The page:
paul norman pedersen

I am the egg man’s son.  My father came to this country from Denmark in the 1920’s.  He made a living delivering butter and eggs.  The tools of his modest trade were salt glazed crocks in which he packed butter, and an old tin coffee can with a light bulb inside which he used to candle the eggs.  He was a meticulous man who believed in the quality of one’s product as well as making something from nothing.  As an artist, I too, adhere to this philosophy.  My art is about quality.  My tin can is a canvas and a brush.  With it, I make something from nothing.  I am the egg man’s son.

I was raised in a blue-collar town near Detroit, Michigan and spent my summer months on my uncle’s farm.  It was there that I developed a deep and abiding respect for nature.  After high school, I worked in the auto factories to finance my art education.  While a young student at the “Society of Arts and Crafts”, now the College for Creative Studies , in Detroit, I took a job as the morning janitor.  I have held a number of various jobs from which I have acquired a treasure trove of life experiences.  I am the guy that mowed your lawn, shoveled your snow and raked your leaves.  I painted your house, I built your cars, moved your gravel and poured your cement.  I was a welder of heavy machinery and a retail shop owner.  I delivered your flowers and delivered your mail. All of these life experiences and more are reflected in my art.  I am a blue-collar artist.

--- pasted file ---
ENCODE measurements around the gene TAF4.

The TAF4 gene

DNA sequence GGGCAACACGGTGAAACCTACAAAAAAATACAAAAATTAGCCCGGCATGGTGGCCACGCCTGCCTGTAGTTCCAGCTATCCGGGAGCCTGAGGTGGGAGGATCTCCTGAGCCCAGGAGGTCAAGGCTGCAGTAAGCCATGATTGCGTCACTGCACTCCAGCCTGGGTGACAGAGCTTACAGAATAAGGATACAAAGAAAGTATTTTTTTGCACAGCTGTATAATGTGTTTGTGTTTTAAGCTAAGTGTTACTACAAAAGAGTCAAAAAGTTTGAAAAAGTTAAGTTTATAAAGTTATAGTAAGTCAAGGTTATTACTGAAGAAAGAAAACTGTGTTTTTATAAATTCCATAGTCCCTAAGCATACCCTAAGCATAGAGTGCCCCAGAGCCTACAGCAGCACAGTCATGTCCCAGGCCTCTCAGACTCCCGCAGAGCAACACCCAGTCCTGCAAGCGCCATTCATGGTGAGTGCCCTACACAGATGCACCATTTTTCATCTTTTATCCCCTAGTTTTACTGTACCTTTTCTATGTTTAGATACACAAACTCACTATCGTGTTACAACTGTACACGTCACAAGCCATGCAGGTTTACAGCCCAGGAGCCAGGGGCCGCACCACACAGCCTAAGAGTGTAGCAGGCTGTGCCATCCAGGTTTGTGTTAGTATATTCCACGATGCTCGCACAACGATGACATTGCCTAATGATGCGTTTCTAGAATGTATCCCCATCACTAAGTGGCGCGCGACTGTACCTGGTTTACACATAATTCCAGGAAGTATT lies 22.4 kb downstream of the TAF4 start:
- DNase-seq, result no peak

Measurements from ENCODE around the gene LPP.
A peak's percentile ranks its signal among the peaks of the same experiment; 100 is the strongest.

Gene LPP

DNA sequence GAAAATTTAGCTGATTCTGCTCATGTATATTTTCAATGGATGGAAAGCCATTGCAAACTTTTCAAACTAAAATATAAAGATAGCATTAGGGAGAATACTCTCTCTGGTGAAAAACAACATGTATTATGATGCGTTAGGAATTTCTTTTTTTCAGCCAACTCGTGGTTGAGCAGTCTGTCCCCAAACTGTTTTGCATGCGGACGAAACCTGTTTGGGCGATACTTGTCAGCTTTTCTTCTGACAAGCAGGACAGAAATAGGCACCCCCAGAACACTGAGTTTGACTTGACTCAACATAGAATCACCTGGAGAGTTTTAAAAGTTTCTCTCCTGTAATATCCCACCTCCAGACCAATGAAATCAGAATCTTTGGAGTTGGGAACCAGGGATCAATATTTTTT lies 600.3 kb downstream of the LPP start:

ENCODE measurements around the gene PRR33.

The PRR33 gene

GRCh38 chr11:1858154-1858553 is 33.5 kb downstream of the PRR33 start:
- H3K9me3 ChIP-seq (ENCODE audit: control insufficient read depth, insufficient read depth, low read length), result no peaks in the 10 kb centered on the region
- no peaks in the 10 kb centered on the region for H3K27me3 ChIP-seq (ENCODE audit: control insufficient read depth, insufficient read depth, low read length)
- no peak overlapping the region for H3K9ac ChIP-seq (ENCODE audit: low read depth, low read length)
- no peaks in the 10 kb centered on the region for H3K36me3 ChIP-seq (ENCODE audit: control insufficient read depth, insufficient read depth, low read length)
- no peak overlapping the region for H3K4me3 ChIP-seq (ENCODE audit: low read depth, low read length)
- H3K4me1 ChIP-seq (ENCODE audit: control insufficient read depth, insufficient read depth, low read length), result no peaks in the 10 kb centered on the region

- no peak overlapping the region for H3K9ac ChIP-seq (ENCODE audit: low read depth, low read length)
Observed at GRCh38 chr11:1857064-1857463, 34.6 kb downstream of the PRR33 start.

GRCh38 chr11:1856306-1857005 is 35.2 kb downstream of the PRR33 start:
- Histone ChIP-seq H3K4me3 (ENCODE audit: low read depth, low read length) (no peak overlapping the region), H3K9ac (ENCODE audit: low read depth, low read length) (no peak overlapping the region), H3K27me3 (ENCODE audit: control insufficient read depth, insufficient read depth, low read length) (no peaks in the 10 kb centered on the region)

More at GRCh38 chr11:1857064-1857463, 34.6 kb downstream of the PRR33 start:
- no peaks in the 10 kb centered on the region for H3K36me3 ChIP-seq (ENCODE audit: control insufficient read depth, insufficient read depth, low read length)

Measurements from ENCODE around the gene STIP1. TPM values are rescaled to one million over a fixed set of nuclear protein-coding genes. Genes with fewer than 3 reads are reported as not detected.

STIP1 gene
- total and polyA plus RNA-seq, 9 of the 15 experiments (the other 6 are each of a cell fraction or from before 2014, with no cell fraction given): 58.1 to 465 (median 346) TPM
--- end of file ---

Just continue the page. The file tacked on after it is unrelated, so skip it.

A painting is composed of four interrelated levels of content:  physical materials, technique, form, and cognitive meaning.

My materials are of the highest quality.  I work primarily in oils and acrylics.  For support I use stretched canvas or linen, as well as hardboard.  For oil mediums I use venetian turps, stand oil, linseed oil, odorless turps, and liquin.

As for technique, depending on what I’m trying to achieve I may choose direct painting/alla prima with the intention to complete the painting in one session or I may choose indirect painting, which is slower and more deliberate involving numerous layers of paint. 

The building blocks that form the visual elements of my paintings are a result of an interlocking combination of colors, shapes, values, texture and lines.  My intention is to place these elements in a composition that fills a space beautifully.

To relay the cognitive meaning of my work I try to encourage the viewer to make a distinction between the subject matter and content both intellectually and emotionally.


So why do I paint? I paint to move the human heart.